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Smithsonian / USGS Weekly Volcanic Activity Report

You are currently viewing Archived reports for the week of 27 August-2 September 2014.


















 Activity for the week of 27 August-2 September 2014

The Weekly Volcanic Activity Report is a cooperative project between the Smithsonian's Global Volcanism Program and the US Geological Survey's Volcano Hazards Program. Updated by 2300 UTC every Wednesday, notices of volcanic activity posted on these pages are preliminary and subject to change as events are studied in more detail. This is not a comprehensive list of all of Earth's volcanoes erupting during the week, but rather a summary of activity at volcanoes that meet criteria discussed in detail in the "Criteria and Disclaimers" section. Carefully reviewed, detailed reports on various volcanoes are published monthly in the Bulletin of the Global Volcanism Network.

Name Location Activity
Asosan Kyushu (Japan) New
Bardarbunga Iceland New
Rabaul New Britain (Papua New Guinea) New
Suwanosejima Ryukyu Islands (Japan) New

Aira Kyushu (Japan) Ongoing
Bagana Bougainville (Papua New Guinea) Ongoing
Dukono Halmahera (Indonesia) Ongoing
Fuego Guatemala Ongoing
Kilauea Hawaiian Islands (USA) Ongoing
Kuchinoerabujima Ryukyu Islands (Japan) Ongoing
Kusatsu-Shiranesan Honshu (Japan) Ongoing
Mayon Luzon (Philippines) Ongoing
Pacaya Guatemala Ongoing
Popocatepetl Mexico Ongoing
Reventador Ecuador Ongoing
Sabancaya Peru Ongoing
San Miguel El Salvador Ongoing
Santa Maria Guatemala Ongoing
Sheveluch Central Kamchatka (Russia) Ongoing
Shishaldin Fox Islands (USA) Ongoing
Tungurahua Ecuador Ongoing
Ubinas Peru Ongoing
Zhupanovsky Eastern Kamchatka (Russia) Ongoing


New Activity / Unrest


Volcano index photo  Asosan  | Kyushu (Japan)  | 32.884°N, 131.104°E  | Elevation 1592 m

On 27-29 August JMA reported volcanic earthquakes and elevated lake temperatures at Asosan's Nakadake Crater. On 30 August an eruption occurred with a gray-white plume of indeterminate height due to clouds prompted raising the Alert level to 2. On 31 August- 2 September was a small eruption and a gray white plume rose 800-1200 m above the crater rim. During 30 August-1 September the Tokyo VAAC reported ash plumes that rose 1.5-2.1 km (5,000-7,000 ft) a.s.l. and drifted N and NE. The Alert Level was raised to 2 (on a scale of 1-5).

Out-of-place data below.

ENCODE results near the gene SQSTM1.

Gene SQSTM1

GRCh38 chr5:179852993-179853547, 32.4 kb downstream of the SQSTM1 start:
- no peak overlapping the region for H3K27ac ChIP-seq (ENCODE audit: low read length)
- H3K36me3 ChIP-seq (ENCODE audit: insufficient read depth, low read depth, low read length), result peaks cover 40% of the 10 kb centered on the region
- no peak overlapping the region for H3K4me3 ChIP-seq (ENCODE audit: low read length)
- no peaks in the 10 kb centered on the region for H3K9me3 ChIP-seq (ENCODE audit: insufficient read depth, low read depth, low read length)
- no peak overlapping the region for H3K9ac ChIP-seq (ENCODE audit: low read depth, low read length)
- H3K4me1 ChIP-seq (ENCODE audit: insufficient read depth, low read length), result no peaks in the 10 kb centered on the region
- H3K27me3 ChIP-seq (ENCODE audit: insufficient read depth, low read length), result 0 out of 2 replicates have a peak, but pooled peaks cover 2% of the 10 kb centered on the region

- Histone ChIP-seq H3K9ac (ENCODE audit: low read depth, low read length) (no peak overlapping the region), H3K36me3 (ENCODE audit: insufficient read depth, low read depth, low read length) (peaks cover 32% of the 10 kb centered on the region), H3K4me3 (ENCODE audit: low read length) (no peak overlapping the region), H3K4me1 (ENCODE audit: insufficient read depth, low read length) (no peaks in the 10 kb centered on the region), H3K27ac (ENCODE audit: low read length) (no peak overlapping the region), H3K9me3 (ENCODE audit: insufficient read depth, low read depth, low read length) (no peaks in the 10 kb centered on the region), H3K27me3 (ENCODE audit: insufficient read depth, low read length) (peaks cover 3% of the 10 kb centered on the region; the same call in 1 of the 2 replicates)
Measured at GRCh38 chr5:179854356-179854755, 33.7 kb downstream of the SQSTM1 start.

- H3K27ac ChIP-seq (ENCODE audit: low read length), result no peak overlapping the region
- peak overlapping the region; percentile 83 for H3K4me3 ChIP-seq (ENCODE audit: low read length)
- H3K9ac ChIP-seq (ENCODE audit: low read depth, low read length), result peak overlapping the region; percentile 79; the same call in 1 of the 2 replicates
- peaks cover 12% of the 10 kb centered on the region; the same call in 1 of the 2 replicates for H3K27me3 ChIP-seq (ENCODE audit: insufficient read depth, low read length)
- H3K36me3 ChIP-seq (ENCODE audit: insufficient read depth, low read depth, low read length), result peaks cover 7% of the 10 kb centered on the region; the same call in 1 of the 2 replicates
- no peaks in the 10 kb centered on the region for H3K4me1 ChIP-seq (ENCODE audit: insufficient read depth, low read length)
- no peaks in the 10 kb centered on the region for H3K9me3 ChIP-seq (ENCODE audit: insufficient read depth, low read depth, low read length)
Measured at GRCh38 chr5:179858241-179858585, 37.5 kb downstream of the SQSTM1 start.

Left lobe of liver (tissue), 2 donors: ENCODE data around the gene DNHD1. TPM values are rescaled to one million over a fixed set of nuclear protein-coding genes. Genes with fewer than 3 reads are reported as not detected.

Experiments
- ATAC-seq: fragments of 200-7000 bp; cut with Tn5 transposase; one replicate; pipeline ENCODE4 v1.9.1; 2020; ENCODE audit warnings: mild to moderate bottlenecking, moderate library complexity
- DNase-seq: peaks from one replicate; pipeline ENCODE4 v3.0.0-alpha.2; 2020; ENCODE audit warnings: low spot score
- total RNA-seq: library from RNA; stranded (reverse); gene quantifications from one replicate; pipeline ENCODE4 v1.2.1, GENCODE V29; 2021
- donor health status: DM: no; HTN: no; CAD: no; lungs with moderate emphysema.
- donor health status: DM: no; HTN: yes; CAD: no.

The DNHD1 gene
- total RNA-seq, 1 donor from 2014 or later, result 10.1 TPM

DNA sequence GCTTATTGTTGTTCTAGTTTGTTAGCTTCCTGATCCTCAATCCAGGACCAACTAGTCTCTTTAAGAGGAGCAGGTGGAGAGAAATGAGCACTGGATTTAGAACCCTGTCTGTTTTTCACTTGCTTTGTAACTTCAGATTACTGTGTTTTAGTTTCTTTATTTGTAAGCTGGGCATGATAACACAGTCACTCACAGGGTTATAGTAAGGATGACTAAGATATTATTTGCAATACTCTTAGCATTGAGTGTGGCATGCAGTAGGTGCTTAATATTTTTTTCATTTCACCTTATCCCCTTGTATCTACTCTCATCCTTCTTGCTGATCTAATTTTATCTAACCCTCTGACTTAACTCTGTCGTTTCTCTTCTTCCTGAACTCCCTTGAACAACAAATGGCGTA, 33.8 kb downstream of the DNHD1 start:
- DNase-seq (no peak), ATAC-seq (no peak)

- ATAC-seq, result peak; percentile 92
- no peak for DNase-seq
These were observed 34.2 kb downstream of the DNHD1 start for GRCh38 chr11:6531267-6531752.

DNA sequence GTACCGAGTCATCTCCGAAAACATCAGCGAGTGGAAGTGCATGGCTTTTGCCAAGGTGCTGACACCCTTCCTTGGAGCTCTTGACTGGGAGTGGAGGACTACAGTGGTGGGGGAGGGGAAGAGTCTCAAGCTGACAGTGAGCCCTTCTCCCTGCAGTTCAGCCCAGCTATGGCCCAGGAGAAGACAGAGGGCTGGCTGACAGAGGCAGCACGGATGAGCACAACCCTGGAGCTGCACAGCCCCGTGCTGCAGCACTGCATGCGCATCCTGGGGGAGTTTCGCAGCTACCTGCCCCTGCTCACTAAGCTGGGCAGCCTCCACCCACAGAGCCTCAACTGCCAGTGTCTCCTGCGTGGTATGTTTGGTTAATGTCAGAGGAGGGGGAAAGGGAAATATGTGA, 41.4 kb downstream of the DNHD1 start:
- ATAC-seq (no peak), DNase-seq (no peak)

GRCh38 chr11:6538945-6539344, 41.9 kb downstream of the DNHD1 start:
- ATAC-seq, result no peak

Source: Japan Meteorological Agency (JMA)



Volcano index photo  Bardarbunga  | Iceland  | 64.633°N, 17.516°W  | Elevation 2000 m

During 27 August-2 September the Icelandic Met Office reported ongoing seismic activity at Bárdarbunga volcano. On 27 August an overflight showed a 4-6-km-long row of cauldrons 10-15 m in diameter S of Bárdarbunga. On 29 August a small fissure eruption started in Holuhraun along an old fissure about 600 m in length north of Dyngjujökull. Lava again erupted starting on 31 August along a 1.5 km long fissure. The Aviation Color Code was raised to Red and lowered to Orange later in the day. On 1-2 September a white steam and gas plume rose 4.5 km (15,000 ft) a.s.l. and drifted 60 km to NNE and ENE. Lava flowed N and lava plumes rose tens of meters. There was a noticeable decrease in seismicity from 500 earthquakes on 1 September to 300 earthquakes on 2 September. Earthquakes up to magnitude 4-5.4 have been detected at or near the volcano. On 2 September the lava had covered 4.2 square kilometers and was 4.5 km from the glaciers edge. The London VAAC reported no ash plumes associated with the fissure eruptions. The Aviation Color Code remains at Orange.

Sources: Icelandic Met Office (IMO), London Volcanic Ash Advisory Centre (VAAC)



Volcano index photo  Rabaul  | New Britain (Papua New Guinea)  | 4.271°S, 152.203°E  | Elevation 688 m

On 29 August the Darwin VAAC changed the Aviation Color Code to Red after ash plumes from Rabaul caldera's Tavurvur cone rose to 18.3 km (60,000 ft) a.s.l. On 30 August the ash plume rose to 2.1 km (7,000 ft) a.s.l., and the Aviation Color Code was lowered to Orange. On 29 August ABC News reported evacuations of communities near the volcano.

Sources: Darwin Volcanic Ash Advisory Centre (VAAC), ABC News - American Broadcasting Corporation



Volcano index photo  Suwanosejima  | Ryukyu Islands (Japan)  | 29.638°N, 129.714°E  | Elevation 796 m

During 28 August-1 September, the Tokyo VAAC reported eruptions at Suwanosejima. Ash plumes rose 1.8-2.7 km (6,000-9,000 ft) a.s.l. and drifted E, SE, S, and NE.

Source: Tokyo Volcanic Ash Advisory Center (VAAC)



Ongoing Activity


Volcano index photo  Aira  | Kyushu (Japan)  | 31.593°N, 130.657°E  | Elevation 1117 m